South Korea Warns Of Consequences For Aggression
South Korean President Lee Myung-bak took responsibility for failing to protect his country against attack and threatened retaliation against any further provocation by North Korea.
Lee, making his first public statement since the North shelled Yeonpyeong island a week ago, expressed remorse for the deaths of two South Korean marines and two civilians and called the attack "a crime against humanity."
"If the North commits any additional provocations against the South, we will make sure that it pays a dear price without fail," he warned during Monday's televised speech from the presidential Blue House in Seoul.
Minutes after the national address, Pyongyang renewed its own threat to attack, calling ongoing U.S.-South Korean military exercises in the Yellow Sea another grave military provocation.
In a sign of disarray hours after Lee vowed to get tough on the North, South Korea's military announced provocative new artillery drills on Yeonpyeong Island, then immediately postponed them Monday. Similar live-fire maneuvers by Southern troops last week triggered the North's bombardment that decimated parts of the border-zone island and drew return fire in a clash that set the region on edge.
Lee has come under withering criticism for what opponents have called lapses in South Korea's response to the attack. Lee has replaced his defense minister, ordered reinforcements for the 4,000 troops on Yeonpyeong and four other Yellow Sea islands and upgraded rules of engagement.
In his speech, Lee made no mention of China's offer to broker talks between the Koreas. Pyongyang's closest ally made the offer Sunday during a hastily arranged news conference.
"I would like to stress that although the proposed consultations do not mean the resumption of the six-party talks, we do hope they will help create conditions for the relaunch of the six-party talks," China's deputy foreign minister, Wu Dawei, said through an interpreter.
Japan responded that it will not attend such talks, according to a Kyodo news agency report citing the country's chief spokesman. South Korea said it would consider the proposal very cautiously. Meanwhile, a U.S. spokesman said Pyongyang needs to take clear steps to demonstrate a change in behavior.
China has so far failed to condemn North Korea's attack. But intense international pressure has produced a flurry of diplomacy: Beijing has sent a senior official to meet with Lee and is preparing to receive North Korea's parliamentary chief Tuesday.
Some experts dismiss China's call as a face-saving measure. But Zhu Feng of Peking University says it represents a change in policy.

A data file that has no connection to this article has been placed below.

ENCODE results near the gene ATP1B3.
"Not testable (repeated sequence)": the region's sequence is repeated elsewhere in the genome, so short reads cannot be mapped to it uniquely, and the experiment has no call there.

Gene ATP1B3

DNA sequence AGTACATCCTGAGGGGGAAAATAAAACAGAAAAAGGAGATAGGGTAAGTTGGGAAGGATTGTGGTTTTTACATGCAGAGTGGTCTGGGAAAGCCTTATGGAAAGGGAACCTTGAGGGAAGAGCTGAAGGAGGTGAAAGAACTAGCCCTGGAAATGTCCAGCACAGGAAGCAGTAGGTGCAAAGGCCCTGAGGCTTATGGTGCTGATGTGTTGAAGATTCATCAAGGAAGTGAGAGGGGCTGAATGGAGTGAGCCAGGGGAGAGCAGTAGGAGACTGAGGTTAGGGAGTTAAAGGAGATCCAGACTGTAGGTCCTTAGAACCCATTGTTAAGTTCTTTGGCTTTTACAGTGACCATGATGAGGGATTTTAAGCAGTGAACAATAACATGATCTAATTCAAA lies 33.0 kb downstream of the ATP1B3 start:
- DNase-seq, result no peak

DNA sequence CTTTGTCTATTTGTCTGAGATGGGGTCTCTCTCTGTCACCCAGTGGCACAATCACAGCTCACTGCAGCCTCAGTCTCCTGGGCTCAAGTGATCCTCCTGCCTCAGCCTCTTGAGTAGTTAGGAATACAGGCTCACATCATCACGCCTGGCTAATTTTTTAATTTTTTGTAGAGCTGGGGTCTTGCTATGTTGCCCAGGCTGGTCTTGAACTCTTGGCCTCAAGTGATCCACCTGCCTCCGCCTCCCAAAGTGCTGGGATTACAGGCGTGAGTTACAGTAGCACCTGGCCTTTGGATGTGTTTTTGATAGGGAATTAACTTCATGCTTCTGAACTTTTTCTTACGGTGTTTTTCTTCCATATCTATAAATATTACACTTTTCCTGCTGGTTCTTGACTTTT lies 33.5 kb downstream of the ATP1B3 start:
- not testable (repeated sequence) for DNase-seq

"Such an emergency call for consultation shows Beijing's new activism," Zhu said. "I also see some sort of Chinese dilemma. We are always embarrassed by some sort of failed balance between maintaining our traditional relations with Pyongyang, and how to address the very important concern about security and stability to South Korea, U.S. and the international community."
Others, however, believe calls for Beijing to rein in Pyongyang are little more than wishful thinking.
"I think we tend to exaggerate China's influence over North Korea in order to rationalize our own inactivity. No country can have much of an influence on the domestic politics of an ultranationalist state," said North Korea expert Brian Myers of Dongseo University in South Korea.
As the U.S. aircraft carrier George Washington takes part in massive military exercises with South Korea, it is interesting to note that China hasn't protested more. Beijing was livid earlier this year when such exercises were suggested.
China's relative silence — coming against a backdrop of growing nationalism — speaks volumes, according to Zhu.
"My interpretation is that it's some sort of signaling: If North Korea will continue to provoke so very recklessly, then Beijing will not show any support," he said.
Inside China, the voices of discontent are growing. Some commentators are openly suggesting that North Korea's erratic actions have canceled out its use as a buffer zone for China. But Pyongyang has crossed red line after red line without losing Chinese support — and no one is prepared to guess where Beijing's bottom line might be.
Doualy Xaykaothao in Seoul and NPR's Louisa Lim in Beijing contributed to this report, which also contains material from The Associated Press. Copyright 2011 National Public Radio. To see more, visit http://www.npr.org/.